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Is that schematic (75) the same as the 75C (ours is the 75C)... I was under the impression they were different?
Hole in the hammer strut, (and pretty much everything else) is consistent in the model 75, 75C, 60, 99, 99m1, and a number of other model 60 variations. There have been very few changes in the action overall, since it's inception 60+ years ago. Biggest difference in the 75 and 75C is length of the magazine tube. The 75 has a 9 round tube, the 75C has a 14 round tube.

75C Schematic:
 

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This is a long, potentially boring post, but it highlights a risk that almost everyone who shoots tube magazine rimfires knows. A handful never know, and some of the rest of us forget, though.

Ensure that he knows how to unload the 60 - As Rocky pointed out, his 75C is very similar to the 60 - and can confirm it's empty. If he already knows, he's way ahead of the pack! If he shoots 'til it's empty, it's pretty simple. That's the most enjoyable way to make sure it's empty. Check the chamber, cycle the action and check the chamber again. Empty... right?

I really don't want to sound like an old nanny, but... this is important. There are a couple of ways that it's possible to think a tubular magazine is empty, yet there WILL be a round still in the rifle!

Here are a couple of links to Model 60 (75C) manuals. This first one is more "vintage", and it includes the Model 75 like your sons.

http://www.louiscandell.com/pdf/firearms/marlin_60.pdf

Then, here's the current (lawyer approved) version from the present Marlin website, and it's for self-loading rimfires with tubular magazines.

https://www.marlinfirearms.com/assets/pdfs/manual_22tube_20201222.pdf

Notice that the instructions about how to unload the magazine have changed slightly, and the lawyers no longer permit dumping unfired rounds out of the tube!

Here's why - What if there were live rounds put into the magazine but not fired? There are the "couple of ways": First, if one stops shooting with known live rounds in the magazine or, second, say it was loaded with no intention of firing? (Yeah, we're not supposed to do that but ... it's a function check, and I'll be careful - most of us have been there... I'll confess first)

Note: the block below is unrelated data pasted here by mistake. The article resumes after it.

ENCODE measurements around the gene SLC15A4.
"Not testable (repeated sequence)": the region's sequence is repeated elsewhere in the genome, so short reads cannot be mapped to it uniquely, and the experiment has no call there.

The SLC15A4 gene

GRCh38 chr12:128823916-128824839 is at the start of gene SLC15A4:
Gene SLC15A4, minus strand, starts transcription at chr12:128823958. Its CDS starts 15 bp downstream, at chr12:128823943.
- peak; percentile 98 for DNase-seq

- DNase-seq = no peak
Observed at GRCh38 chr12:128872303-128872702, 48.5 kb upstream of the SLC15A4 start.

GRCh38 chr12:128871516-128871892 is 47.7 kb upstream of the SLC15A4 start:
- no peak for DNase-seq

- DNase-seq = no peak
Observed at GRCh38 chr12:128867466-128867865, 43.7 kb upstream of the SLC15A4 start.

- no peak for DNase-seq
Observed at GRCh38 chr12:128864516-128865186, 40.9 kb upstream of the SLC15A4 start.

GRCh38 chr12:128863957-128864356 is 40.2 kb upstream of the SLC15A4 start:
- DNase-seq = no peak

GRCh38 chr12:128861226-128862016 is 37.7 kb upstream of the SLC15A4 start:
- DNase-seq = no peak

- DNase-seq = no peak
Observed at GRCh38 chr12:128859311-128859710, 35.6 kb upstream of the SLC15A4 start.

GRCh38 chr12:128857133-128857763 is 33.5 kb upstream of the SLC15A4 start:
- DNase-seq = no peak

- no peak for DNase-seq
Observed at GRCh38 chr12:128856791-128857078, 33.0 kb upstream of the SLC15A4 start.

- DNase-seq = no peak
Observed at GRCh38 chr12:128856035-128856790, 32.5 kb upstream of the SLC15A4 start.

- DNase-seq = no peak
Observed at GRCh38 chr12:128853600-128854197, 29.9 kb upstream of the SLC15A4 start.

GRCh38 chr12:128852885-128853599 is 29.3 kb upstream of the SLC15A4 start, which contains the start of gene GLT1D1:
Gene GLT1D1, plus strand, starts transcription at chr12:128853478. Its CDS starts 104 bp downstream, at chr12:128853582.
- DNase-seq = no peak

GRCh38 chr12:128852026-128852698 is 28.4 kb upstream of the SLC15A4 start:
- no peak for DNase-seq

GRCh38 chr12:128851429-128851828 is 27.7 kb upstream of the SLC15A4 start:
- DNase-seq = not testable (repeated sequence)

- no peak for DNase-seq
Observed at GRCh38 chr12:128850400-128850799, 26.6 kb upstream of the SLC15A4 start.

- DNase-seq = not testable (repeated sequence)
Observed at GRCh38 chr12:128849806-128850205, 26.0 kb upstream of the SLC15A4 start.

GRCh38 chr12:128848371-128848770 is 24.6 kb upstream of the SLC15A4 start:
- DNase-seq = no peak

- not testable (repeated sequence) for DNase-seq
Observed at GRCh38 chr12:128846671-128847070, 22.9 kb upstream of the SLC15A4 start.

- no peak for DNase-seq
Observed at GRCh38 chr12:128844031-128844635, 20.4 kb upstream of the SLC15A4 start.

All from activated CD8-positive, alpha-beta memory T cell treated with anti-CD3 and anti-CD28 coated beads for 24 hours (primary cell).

Unlock the inner magazine tube and dump out the unfired rounds are (by tipping the muzzle down), just as the old manual says. Both manuals say to cycle the action "repeatedly" until ejection of cartridges ceases. In the first case, where we stopped shooting with know live rounds, we know the first cycle of the action is going to eject a round because we were shooting and it's an auto-loader. Then, when we cycle it the second time, another round is ejected!? That's because when the tube mag was loaded, the loading mechanism caught a round and held it, by design.

Then, what about the second case where I had no intention of shooting and didn't chamber a round? (Yeah, I wanted to see whether it holds 14 or 15 rounds) Dump them out and count 'em? okay... but first, cycle the action: No round ejected, and that makes sense I didn't expect one 'cuz I never "loaded" it, right? Right! Here's the kicker: There's a round in the chamber now!! So, cycle it again: A live round ejected! Yep! Same loading mechanism captured the first round and held it... it won't dump out with the rest.

Shooting forums, YouTube, and range rooms are full of stories about inadvertent discharges of tubular magazine rimfires that were "empty". Some folks say it's a design flaw, but it's not (Manufacturers would have fixed it decades ago in that case).

Both the "vintage" and "current" manuals say to cycle the action 'til it stops ejecting cartridges, because that's the only way to know it's truly empty, and it's been kinda dumbed down for those of us that read the manuals.

I try to gather knowledge, learn from other's experiences (especially mistakes) and use good judgement, so no, I haven't had an inadvertent discharge... yet...